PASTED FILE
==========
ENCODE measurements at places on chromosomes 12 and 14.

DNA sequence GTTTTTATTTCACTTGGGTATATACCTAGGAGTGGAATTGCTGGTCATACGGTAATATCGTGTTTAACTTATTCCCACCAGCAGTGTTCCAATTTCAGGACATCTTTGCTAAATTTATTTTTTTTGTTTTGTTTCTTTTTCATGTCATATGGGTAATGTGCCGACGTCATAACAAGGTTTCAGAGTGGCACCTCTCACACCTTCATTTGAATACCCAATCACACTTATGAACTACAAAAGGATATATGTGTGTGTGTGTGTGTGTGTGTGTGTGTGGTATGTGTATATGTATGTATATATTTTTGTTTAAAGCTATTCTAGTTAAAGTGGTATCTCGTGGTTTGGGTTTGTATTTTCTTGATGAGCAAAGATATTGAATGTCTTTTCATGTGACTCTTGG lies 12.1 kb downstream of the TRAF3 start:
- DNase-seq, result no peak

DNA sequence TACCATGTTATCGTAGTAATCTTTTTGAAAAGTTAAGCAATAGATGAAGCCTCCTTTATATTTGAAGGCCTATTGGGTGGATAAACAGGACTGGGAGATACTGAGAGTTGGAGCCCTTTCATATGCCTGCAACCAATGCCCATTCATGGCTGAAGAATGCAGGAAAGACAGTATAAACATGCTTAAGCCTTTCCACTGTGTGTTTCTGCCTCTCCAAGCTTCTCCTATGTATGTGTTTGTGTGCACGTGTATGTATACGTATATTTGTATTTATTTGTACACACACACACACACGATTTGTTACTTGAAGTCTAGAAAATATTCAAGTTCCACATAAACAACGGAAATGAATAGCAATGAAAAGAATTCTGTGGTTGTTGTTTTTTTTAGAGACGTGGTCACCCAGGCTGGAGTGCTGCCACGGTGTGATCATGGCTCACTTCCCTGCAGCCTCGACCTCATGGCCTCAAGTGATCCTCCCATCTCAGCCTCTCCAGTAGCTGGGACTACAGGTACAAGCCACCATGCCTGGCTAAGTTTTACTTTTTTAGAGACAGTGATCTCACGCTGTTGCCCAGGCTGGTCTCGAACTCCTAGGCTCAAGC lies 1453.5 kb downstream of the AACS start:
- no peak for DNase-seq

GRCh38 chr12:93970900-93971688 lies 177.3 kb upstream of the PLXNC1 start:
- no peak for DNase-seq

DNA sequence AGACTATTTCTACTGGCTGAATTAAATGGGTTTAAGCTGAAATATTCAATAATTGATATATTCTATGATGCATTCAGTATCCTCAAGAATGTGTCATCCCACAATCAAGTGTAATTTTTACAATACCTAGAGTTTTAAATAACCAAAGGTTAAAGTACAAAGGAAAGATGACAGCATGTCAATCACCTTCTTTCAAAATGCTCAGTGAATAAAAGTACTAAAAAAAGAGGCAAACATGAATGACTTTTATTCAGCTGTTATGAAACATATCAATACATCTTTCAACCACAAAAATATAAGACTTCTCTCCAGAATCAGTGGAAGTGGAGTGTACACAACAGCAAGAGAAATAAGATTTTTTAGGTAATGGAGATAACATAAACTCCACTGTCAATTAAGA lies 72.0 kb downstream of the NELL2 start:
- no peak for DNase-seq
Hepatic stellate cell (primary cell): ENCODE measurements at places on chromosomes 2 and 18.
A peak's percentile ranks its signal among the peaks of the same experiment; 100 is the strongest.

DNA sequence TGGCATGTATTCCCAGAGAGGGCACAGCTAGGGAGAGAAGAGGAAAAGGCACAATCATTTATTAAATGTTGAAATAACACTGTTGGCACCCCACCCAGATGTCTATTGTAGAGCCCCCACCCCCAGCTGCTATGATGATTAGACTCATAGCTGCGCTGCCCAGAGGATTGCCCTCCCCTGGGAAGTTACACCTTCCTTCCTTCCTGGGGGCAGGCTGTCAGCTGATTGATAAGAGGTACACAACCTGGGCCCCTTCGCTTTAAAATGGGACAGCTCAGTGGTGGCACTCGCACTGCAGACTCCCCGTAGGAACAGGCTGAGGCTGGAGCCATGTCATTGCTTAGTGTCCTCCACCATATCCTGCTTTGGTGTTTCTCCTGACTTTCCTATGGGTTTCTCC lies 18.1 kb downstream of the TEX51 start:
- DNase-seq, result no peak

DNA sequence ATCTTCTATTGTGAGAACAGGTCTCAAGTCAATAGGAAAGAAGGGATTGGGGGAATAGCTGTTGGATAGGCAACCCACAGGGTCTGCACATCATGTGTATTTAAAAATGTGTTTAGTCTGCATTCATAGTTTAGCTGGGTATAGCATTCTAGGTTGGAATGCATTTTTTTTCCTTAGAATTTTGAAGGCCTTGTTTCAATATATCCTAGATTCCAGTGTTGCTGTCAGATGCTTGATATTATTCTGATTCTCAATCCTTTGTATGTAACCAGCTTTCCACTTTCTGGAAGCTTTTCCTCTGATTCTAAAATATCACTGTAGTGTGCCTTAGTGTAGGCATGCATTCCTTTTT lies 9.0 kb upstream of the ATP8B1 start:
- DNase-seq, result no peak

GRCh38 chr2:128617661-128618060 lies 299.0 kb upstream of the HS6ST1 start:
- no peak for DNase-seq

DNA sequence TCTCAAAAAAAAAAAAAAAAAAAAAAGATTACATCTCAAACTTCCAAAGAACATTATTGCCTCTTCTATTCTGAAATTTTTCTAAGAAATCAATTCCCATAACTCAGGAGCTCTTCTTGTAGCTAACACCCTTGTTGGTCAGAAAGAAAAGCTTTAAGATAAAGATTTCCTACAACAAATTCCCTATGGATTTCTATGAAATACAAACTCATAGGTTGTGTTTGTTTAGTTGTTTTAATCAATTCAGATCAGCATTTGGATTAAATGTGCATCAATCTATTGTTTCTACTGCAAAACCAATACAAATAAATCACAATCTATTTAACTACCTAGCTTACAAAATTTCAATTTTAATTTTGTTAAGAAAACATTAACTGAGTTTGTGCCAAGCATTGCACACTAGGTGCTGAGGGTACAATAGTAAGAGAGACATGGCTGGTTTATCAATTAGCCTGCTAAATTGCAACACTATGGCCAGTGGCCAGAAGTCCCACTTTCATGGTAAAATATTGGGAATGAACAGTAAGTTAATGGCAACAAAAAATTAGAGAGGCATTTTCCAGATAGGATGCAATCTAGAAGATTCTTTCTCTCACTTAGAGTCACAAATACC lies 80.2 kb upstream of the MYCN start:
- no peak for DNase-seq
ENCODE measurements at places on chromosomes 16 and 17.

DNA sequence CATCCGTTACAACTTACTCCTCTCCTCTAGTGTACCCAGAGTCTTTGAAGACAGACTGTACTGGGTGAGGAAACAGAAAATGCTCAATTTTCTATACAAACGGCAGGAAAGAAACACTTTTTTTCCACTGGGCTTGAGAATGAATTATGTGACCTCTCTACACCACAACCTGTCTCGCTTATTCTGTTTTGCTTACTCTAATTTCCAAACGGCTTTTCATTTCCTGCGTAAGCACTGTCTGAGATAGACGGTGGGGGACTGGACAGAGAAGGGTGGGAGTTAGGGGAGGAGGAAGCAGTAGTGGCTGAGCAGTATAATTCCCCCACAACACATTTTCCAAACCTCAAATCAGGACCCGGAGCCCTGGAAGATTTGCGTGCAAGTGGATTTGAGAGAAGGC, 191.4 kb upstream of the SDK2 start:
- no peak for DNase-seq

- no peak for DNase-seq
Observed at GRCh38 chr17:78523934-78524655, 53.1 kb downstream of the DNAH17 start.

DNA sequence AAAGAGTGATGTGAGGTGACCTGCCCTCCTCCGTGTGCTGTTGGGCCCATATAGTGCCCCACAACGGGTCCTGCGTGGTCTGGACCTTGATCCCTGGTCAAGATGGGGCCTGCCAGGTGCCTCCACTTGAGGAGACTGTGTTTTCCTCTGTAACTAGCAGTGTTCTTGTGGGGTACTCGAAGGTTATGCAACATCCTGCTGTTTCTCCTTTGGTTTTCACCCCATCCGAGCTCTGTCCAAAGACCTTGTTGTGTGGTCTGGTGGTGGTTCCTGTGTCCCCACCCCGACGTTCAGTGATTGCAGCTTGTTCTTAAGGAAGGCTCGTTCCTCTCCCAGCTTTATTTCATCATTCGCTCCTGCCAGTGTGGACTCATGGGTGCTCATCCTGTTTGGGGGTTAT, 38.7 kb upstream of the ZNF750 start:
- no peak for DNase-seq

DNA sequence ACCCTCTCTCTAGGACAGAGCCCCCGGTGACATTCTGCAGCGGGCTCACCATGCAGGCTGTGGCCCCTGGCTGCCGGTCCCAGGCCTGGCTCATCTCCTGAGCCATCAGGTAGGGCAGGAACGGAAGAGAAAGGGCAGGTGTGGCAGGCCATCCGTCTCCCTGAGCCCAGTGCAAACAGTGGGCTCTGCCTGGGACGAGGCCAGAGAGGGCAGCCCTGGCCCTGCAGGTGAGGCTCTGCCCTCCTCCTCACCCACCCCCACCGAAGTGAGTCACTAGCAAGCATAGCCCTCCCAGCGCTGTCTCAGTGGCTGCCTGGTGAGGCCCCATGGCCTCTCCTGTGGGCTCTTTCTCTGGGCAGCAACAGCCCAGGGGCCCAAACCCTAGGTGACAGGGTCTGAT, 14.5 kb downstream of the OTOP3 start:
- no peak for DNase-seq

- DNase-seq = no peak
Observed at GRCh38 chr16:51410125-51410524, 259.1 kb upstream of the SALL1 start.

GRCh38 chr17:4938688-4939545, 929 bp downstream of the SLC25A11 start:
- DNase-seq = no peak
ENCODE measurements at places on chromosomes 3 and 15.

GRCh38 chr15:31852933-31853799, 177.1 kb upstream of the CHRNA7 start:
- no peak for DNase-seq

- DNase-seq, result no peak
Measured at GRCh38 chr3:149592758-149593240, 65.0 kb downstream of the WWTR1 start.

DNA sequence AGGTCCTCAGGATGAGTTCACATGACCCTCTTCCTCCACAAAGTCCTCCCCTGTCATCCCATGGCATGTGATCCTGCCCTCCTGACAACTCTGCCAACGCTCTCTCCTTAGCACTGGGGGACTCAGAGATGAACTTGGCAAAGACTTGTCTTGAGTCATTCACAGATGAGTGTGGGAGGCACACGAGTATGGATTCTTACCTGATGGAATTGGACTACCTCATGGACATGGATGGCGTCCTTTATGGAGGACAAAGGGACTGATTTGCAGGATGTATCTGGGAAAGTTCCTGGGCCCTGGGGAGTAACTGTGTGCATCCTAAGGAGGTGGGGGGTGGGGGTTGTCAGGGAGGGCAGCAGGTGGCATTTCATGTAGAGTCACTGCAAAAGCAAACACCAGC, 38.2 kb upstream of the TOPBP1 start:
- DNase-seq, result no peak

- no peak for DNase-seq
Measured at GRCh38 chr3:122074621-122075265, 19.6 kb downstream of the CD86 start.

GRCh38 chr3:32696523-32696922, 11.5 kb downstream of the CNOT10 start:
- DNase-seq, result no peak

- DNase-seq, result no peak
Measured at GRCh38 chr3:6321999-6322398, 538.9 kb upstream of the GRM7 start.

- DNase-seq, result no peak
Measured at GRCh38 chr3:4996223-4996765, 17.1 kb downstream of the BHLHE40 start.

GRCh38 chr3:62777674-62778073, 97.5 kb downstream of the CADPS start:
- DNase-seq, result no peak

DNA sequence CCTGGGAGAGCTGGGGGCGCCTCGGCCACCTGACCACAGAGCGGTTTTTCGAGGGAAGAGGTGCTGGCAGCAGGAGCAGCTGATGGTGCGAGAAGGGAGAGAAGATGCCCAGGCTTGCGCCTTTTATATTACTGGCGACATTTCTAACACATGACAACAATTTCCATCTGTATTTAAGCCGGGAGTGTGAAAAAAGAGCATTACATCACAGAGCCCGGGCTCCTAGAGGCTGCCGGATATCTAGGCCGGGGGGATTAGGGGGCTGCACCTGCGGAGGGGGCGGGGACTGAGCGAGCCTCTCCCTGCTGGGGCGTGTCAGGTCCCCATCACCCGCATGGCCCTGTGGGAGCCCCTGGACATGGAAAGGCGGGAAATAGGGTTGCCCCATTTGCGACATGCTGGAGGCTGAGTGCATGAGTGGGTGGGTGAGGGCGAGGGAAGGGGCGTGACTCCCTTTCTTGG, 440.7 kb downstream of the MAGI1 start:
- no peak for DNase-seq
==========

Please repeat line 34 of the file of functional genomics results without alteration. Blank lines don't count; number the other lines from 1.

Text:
GRCh38 chr15:31852933-31853799, 177.1 kb upstream of the CHRNA7 start: